Tumbling Through the Rabbit Hole...
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Post-consult thoughts

Posted by Haisla Sunday, 13 July 2014 9 comments

So, I decided to take a couple of days to reflect and gather my thoughts after our consult with the doctor before sharing them on the internets.

I'm aware that most of my recent posts have been of the more depressing kind, and although I have received such kind and compassionate responses, I am a little sick of always using this blog as the site where I discharge my darkest musings.

So I thought I'd take some stock and try to express here some of my more reasoned and balanced reflections for once.. (we'll see how I'll fare with that!)

Firstly, let me say that as a result of our consult, an IVF doesn't appear to be in the cards for us any time soon just yet.

For some reason I had misheard the doctor the last time we saw him and was under the impression that in our area NHS dishes out 3 IUIs and one fresh one frozen cycle of IVF to infertile couples.

Well, turns out that I was wrong and we are in fact entitled to 4 rounds of IUI (M. had thought this was the case, but had been wary to contradict my certainty). It also turns out that NHS is rather reluctant to skip any of the lower intensity procedures, so we are stuck with two more IUIs for now. With a month's wait in-between. Plus any extra-curricular postponements and delays that seem to be the NHS's forte.

The good news is that for the next two rounds we'll be using injectables rather than the blessed Clomid that nearly gave me double vision. The doctor seemed rather concerned about that. Apparently it has something to do with the hormones in Clomid triggering the pituitary gland, which can then have an affect on one's sight(?). The injectables on the other hand directly affect the ovaries, bypassing the pituitary glad completely. So that's one positive that came out from this consult.

So, note to self, if Clomid gives you eye-symptoms, ask for injectables instead!

When I asked about my age and whether IVF would not be better option for someone over 35; the doc's answer (I really need to come up with a name for him - let's call him Dr Caterpillar, in reference to good old Alice's Adventures) was that NHS will do IVF treatments up to the age of 40. I was so shocked at this answer that didn't know what to say in response! So, they would be quite happy to make me wait till I was forty before offering me IVF. No urgency, no recognition of my 'advanced maternal age', no appreciation of my rapidly diminishing ovarian reserve or decline in egg quality. Sometimes the NHS just makes me sick!

Then came a discussion of my weight again. I'd been quite pleased as I'd managed to maintain my weight steadily at the just over 20 BMI mark all year and had been quite self-congratulatory about it. Well turns out that that's not quite good enough and Dr Caterpillar considers me a poor responder based on our second round of Clomid (only one follicle). A poor responder?! But I ovulate every single month on my own!!! How am I a poor responder? (I didn't actually say this out loud - there is something about receiving these treatments free of charge that makes me bite my tongue, in case they decide to take it all away.. despite that fact that I have paid my tax an national insurance for the past 15 years in this country and am well entitled to the treatments I am receiving..)

Anyway, he recommended that I try to gain more weight. Apparently fat not only helps us to keep warm, but also regulates hormones, and so the more fat (within reason i.e. below BMI 30) the better the response to medicated cycles, it would appear.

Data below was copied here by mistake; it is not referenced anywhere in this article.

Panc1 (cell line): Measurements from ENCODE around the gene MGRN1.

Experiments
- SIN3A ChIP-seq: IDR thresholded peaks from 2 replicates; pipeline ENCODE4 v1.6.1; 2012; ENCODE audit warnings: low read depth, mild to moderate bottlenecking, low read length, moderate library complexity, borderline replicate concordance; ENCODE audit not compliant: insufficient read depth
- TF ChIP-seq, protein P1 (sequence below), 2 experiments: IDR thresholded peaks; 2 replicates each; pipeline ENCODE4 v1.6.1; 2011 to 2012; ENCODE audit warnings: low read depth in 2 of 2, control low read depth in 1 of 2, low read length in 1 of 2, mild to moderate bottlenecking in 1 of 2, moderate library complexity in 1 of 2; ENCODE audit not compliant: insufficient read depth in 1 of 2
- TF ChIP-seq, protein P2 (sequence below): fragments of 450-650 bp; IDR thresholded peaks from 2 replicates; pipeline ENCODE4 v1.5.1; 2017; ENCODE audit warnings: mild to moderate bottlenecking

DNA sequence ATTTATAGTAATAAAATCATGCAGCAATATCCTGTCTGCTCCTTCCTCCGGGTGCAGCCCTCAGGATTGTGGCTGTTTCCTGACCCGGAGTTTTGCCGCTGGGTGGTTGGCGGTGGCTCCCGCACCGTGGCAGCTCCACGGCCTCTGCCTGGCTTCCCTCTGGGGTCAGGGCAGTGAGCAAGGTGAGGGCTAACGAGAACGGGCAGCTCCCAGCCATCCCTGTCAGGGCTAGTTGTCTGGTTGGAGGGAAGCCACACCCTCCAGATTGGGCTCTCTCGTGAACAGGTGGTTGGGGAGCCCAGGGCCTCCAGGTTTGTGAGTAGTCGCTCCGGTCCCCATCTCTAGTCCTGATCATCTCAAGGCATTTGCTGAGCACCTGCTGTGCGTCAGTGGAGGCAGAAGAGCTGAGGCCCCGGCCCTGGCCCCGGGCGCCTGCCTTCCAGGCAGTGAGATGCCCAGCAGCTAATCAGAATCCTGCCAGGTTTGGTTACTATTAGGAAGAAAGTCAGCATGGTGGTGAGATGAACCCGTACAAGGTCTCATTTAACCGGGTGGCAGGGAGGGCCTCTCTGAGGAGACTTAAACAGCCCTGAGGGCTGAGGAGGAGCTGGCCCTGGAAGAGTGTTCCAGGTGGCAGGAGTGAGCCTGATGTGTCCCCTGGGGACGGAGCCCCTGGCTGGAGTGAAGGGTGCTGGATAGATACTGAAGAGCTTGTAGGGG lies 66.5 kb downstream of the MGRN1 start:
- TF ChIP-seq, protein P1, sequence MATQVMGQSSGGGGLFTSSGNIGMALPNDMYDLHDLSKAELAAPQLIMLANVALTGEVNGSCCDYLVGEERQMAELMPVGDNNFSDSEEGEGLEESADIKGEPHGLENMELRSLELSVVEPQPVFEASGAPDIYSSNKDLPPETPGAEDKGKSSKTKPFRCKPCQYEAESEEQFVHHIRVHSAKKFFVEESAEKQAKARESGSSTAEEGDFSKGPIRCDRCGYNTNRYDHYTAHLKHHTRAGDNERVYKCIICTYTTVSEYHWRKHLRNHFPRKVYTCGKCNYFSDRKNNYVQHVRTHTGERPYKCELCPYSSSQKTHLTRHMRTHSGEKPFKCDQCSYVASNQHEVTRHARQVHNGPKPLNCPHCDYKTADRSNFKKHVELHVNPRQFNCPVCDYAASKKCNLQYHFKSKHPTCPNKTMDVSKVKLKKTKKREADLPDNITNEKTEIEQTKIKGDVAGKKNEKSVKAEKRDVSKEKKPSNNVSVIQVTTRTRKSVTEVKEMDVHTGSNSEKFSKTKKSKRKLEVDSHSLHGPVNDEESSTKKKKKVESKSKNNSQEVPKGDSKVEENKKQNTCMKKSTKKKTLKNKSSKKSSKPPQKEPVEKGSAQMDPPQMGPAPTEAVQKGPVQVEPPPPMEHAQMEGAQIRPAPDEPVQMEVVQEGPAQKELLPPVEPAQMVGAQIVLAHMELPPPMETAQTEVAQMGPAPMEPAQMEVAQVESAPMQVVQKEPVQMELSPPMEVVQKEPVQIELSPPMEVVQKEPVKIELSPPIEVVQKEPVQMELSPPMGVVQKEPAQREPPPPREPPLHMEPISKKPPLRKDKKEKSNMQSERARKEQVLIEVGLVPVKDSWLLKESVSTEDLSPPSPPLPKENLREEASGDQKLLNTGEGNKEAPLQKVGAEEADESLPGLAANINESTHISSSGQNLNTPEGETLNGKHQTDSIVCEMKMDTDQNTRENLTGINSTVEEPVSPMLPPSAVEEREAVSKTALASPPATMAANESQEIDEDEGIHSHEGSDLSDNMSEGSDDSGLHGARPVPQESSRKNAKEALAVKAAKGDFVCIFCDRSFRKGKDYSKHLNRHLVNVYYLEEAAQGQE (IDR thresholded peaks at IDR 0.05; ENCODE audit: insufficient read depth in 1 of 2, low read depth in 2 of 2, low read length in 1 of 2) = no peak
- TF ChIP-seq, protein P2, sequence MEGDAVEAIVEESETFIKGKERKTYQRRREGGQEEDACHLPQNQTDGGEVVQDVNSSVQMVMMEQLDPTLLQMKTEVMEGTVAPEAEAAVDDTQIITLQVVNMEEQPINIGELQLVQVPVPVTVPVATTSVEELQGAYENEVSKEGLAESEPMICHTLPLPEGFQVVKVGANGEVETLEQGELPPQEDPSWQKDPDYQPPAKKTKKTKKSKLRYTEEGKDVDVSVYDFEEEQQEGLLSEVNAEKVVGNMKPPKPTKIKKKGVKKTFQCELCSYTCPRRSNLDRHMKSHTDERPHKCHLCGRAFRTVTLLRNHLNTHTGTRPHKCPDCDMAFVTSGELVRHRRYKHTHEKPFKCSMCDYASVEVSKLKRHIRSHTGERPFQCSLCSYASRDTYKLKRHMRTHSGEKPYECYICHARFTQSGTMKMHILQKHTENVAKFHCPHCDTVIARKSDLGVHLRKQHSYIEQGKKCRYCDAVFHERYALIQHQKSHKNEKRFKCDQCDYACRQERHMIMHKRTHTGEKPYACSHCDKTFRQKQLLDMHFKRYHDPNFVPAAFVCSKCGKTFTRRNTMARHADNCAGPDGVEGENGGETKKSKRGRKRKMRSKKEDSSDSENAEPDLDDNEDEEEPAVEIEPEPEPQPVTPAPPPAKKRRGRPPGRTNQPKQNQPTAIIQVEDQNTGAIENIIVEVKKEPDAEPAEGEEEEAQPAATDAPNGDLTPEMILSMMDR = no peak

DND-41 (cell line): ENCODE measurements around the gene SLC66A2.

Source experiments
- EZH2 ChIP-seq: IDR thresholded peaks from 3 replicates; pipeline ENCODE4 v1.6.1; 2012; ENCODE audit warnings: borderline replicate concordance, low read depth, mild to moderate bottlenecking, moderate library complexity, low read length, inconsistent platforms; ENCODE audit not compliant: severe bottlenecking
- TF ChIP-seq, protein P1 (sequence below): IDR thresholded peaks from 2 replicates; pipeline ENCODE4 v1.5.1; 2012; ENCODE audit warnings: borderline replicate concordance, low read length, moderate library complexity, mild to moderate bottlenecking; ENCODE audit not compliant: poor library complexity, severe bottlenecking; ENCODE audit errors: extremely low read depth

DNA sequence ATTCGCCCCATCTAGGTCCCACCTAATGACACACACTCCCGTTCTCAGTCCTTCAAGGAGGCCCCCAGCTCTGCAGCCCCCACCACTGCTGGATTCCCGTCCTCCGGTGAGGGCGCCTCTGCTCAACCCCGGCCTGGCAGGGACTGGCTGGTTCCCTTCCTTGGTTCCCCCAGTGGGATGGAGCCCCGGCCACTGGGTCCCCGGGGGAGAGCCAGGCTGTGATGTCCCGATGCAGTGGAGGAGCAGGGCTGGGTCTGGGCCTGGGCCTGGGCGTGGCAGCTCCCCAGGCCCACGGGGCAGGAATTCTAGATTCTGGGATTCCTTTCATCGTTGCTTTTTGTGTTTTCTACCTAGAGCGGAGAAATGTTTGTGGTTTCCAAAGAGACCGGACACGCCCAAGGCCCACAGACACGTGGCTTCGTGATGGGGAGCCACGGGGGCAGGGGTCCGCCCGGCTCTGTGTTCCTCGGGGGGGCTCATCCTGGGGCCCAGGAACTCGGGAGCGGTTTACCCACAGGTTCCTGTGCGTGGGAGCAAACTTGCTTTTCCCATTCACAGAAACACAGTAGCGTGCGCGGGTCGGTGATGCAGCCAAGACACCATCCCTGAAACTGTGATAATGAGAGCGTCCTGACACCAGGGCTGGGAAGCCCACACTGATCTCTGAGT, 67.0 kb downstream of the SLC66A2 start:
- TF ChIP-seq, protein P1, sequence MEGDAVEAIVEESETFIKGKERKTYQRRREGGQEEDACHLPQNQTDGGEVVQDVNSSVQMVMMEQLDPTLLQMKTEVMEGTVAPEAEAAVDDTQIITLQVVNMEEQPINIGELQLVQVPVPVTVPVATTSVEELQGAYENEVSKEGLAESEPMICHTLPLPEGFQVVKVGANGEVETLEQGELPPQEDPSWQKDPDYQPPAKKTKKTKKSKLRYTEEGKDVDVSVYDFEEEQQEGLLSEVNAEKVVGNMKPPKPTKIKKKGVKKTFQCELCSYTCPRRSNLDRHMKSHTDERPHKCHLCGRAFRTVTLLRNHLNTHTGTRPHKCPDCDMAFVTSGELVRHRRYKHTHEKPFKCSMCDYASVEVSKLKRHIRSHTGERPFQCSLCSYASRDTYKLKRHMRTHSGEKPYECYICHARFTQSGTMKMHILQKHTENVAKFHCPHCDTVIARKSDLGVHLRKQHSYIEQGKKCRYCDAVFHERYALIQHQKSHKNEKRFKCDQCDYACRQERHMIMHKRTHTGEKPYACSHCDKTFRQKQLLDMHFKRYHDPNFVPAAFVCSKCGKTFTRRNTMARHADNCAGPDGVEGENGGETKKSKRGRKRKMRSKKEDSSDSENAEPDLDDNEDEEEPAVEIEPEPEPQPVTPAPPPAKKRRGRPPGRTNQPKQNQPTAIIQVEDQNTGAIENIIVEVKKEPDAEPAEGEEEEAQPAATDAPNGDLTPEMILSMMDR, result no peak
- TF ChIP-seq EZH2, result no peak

Ironically since that appointment I have been suffering from the runs for three days now (apologies for TMI!), so have managed to lose even more of the precious weight  that I'd so carefully maintained.

I'm torn. On one hand I want to do everything in my power to make these cycles successful, on the other hand I am so sick of trying to eat more than is natural to me for the purpose of gaining weight. I had to do it last year for the lap and it left me feeling miserable and physically ill. I'll do what I can to make sure that I eat hearty meals and have snacks in-between, but I am not going to drive myself nuts over this.

So, the next steps forward look something like this:

Try naturally this coming cycle since we are flying to Finland for a two week holiday and I will be ovulating whilst there. (Nurse Nelly was thrilled when she heard that we are going on holiday and gave us a little encouraging smile that no doubt meant to say 'hopefully I won't be seeing you again'. I was almost expecting her to add the cheerful 'just relax' adage, but she knew better than throw herself to the wolves like that).

In August when we're back my period should start fairly shortly after that. I am to call Nurse Nelly again, pick up injectables and start jabbing myself at CD2.

If this round is unsuccessful, then we'll have a month's break (as stipulated by NHS to 'try naturally') in September and return back for IUI#4 in October.

With this timeline I am not expecting us to reach IVF until December, perhaps even Jan - Feb 2015, depending on the spanners that no doubt will be thrown in the works by whatever administrative errors, ultrasound closures, doctor's holidays etc that the NHS may care to conjure up. I am just trying to be realistic with my expectations here, having had my hopes dashed so many times.

So here are the positives:
1. We're doing injectables rather than Clomid
2. According to Nurse Nelly injectables are better for the uterine lining, which is excellent news, since with Clomid mine seemed to remain on the thinly side
3. We get 4 rounds of IUIs - I should surely view this as a positive; more is better than less, no?
4. We are still due two rounds of IVF - fresh and frozen - should all else fail
5. We aren't offered 6 rounds of IUI as is the case in some boroughs - can you imagine that!!! With all the 'rest cycles' that amounts to bloody 12 months all in all. And for some that is not a choice. It is a set of hoops randomly selected by NHS for people to jump through before they get to do IVF.